My eyes darted in immediately in his direction. JC Connor was the school's – hell, probably the whole state's – most infamous rebel student. He was the hot topic of many a rumor no matter which social circle you were involved in. The aura of danger and mystery he exuded followed him no matter where he went, making him just that much more irresistible to the masses of girls too ashamed to admit their lust for him. Adding to his enigmatic demeanor was the fact that he was usually so quiet and brooding. On the rare occasion in which he spoke, his words were usually important. I let myself gaze into those steely blue-gray eyes of his and bit down sheepishly on my lower lip.

"Personally, I thought your first draft was much better, Miss Cartwright," JC leered, his eyes dancing with the amusement of watching me squirm. A maddeningly sexy sneer highlighted his features, but my confusion was so thick that I hadn't particularly noticed.

"What in the–" I started to say, trying to think of where he could possibly have attained a "first draft" of my creative writing project.

And then it dawned on me… My eyes were wide as saucers and my face paled. "Oh fuck," I said without thinking.

I had misplaced my coveted personal notebook earlier that week, in which I had written the first – and the more poignant and profound – version of the very passage I had just read aloud. Since I hadn't found my notebook by this morning, I opted to hastily try and recreate the opening preface during my first period class. Of course, there weren't just the beginnings of this story written in the notebook. A lot of personal writings and a few journal entries of sorts were also trapped in the spiral binding of the cheap five-subject notebook that I toted around like a security blanket. What terrified me was the fact that all my private thoughts and aspirations were now common knowledge to him. He'd had access to a part of me that nobody else knew existed, and to say the least, this fact more than simply mortified me.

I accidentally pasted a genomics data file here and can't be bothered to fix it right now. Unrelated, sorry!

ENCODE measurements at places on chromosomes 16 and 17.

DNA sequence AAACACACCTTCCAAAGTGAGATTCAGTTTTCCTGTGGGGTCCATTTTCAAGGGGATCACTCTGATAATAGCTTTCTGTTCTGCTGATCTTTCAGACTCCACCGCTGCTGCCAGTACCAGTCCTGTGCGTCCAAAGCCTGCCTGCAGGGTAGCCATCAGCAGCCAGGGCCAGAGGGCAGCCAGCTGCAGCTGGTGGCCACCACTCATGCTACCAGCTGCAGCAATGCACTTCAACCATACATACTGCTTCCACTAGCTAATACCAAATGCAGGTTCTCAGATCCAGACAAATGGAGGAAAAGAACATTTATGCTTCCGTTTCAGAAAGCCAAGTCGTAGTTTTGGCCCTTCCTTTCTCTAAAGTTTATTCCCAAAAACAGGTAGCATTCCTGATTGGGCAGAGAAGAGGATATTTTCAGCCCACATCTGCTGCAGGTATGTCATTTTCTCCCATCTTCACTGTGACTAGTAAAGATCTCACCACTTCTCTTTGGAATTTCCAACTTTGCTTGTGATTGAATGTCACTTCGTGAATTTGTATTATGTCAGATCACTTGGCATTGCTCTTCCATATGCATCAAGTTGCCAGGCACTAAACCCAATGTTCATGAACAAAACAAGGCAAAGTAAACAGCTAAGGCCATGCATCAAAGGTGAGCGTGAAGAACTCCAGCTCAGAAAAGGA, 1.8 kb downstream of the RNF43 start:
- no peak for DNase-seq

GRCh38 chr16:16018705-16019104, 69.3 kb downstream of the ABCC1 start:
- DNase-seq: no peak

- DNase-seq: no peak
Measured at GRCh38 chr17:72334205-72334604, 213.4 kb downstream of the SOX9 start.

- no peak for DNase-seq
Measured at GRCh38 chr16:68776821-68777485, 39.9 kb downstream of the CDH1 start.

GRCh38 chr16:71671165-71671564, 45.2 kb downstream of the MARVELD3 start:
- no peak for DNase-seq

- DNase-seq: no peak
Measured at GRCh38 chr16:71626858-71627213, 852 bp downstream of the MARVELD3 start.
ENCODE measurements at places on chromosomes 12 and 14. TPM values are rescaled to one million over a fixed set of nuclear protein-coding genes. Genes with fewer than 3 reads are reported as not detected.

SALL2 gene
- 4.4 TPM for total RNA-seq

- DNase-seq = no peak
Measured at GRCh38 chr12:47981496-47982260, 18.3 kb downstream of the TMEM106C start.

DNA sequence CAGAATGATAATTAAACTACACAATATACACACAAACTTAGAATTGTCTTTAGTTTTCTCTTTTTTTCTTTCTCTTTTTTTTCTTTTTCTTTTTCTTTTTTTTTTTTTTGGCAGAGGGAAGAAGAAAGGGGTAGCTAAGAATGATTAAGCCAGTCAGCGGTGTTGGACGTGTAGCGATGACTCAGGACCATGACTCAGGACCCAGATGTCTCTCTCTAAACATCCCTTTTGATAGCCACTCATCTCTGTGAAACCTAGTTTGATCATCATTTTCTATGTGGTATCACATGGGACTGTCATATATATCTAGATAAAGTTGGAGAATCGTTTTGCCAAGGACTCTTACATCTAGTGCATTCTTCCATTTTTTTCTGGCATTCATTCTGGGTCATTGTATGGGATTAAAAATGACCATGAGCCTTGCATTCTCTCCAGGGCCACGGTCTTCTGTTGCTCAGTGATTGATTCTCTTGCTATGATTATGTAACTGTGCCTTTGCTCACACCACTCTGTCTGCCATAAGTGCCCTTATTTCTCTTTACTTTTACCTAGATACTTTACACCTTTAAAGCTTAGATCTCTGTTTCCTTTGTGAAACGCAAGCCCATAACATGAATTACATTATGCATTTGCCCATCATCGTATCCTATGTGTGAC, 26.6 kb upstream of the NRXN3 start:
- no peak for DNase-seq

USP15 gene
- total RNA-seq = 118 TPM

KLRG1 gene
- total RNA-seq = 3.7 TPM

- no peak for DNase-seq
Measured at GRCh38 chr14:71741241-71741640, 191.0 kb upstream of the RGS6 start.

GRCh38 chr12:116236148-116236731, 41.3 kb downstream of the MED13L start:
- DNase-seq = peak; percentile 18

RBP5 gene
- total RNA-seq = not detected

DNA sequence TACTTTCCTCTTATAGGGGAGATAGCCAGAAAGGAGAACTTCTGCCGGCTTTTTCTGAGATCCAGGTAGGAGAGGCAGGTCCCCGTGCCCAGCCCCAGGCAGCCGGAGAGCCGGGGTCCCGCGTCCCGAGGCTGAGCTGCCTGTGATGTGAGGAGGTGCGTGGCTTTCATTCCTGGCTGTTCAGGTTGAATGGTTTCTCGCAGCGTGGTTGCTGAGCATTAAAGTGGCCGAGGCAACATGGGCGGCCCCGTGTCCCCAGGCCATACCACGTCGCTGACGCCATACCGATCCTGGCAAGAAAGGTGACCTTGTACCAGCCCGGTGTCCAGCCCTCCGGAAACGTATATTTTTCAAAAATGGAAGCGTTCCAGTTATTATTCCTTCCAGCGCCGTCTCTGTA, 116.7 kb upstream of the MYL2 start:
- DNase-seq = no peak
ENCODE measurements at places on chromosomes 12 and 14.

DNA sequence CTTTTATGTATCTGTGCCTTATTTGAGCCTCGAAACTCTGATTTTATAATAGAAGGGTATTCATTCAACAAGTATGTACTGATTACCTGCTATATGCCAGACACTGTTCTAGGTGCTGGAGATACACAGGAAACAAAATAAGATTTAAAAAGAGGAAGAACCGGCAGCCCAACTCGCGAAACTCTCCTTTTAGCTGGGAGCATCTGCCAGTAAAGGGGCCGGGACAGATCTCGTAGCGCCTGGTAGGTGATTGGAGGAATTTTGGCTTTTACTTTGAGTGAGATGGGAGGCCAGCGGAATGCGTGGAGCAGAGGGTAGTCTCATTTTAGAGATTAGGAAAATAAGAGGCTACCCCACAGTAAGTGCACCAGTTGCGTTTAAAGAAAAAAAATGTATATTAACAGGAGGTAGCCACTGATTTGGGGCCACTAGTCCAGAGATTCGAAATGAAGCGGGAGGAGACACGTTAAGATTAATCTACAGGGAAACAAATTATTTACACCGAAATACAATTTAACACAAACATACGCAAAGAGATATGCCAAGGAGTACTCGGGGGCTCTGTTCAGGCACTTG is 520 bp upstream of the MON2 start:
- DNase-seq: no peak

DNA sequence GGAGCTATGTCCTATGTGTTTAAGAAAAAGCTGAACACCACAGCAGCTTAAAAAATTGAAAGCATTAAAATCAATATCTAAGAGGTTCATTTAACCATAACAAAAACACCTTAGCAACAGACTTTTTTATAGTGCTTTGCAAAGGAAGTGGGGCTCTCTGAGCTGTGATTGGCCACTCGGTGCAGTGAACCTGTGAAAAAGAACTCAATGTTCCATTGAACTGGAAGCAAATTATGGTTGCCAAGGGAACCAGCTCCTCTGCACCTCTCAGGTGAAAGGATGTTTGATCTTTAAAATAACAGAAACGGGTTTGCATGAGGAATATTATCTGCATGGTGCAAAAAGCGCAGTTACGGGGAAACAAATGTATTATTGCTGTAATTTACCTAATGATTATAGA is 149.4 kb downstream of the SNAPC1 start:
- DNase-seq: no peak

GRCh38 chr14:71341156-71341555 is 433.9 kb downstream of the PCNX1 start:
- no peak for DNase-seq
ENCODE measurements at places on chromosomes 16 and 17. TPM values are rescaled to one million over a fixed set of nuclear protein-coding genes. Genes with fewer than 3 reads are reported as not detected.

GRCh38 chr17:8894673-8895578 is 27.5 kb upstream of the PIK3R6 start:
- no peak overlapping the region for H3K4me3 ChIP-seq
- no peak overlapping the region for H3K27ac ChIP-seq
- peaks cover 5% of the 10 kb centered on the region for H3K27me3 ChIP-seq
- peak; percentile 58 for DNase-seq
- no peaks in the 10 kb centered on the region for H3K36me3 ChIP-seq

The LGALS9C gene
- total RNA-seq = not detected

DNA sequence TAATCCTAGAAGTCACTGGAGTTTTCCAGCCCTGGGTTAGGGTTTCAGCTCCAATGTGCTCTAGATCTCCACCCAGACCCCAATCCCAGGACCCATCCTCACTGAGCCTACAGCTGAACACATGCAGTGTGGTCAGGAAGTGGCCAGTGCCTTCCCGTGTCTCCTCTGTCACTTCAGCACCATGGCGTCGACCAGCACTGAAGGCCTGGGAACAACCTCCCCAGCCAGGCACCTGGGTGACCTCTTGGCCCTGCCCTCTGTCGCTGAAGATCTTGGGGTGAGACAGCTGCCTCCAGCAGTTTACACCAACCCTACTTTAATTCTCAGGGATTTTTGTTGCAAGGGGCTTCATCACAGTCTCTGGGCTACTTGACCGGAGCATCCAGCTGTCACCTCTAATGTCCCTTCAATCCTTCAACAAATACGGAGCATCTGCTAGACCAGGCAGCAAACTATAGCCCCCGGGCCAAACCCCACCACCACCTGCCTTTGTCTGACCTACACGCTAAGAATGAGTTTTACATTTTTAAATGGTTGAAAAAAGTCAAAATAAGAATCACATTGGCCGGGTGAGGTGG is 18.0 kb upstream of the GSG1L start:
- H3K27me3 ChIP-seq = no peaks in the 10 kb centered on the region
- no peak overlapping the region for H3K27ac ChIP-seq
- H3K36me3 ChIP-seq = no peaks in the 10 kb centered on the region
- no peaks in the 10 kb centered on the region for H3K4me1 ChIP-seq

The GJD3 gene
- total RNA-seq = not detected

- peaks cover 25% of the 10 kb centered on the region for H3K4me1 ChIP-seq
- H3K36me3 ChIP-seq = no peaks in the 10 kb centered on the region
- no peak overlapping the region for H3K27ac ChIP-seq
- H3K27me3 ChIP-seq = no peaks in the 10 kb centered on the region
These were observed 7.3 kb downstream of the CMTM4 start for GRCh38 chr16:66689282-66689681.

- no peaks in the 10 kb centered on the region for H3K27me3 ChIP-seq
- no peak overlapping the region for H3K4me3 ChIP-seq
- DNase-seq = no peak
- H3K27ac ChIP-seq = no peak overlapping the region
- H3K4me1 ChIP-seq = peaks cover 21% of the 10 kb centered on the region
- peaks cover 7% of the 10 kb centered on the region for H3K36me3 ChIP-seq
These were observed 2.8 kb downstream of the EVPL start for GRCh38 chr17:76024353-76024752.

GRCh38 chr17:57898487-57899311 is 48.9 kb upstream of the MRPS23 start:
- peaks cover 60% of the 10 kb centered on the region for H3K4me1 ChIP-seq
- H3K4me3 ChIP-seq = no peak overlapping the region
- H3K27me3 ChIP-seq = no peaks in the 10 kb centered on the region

I could feel teardrops burning in the corners of my eyes, but I knew my face held less expression than an unmarked slate. At this moment I wasn't quite sure whether I should throw a tantrum or run from the room in a frenzy of sniffles and tears.

In the end, I couldn't compel myself to do either and merely collected my paper from the podium and strode as calmly as I could to JC's desk in spite of Mr. Gardener's nagging. I knew the teacher was saying something, but I had blocked his voice from my one-track mind. I reached out toward JC to collect what was my rightful property, avoiding his intense stare to keep my composure under control.

He rolled his eyes slightly and I felt the suffocating urge to smack him with my outstretched hand. I kept myself in check and snatched the notebook out of his grasp, making sure to glare menacingly in his direction before venturing back to my desk.

I slumped down in my seat and zoned out for the duration of the class period. I was definitely upset that JC had taken my notebook in the first place, but that took a backseat to the feelings of exposure I was experiencing. I was a private person by nature and kept matters concerning myself closely guarded.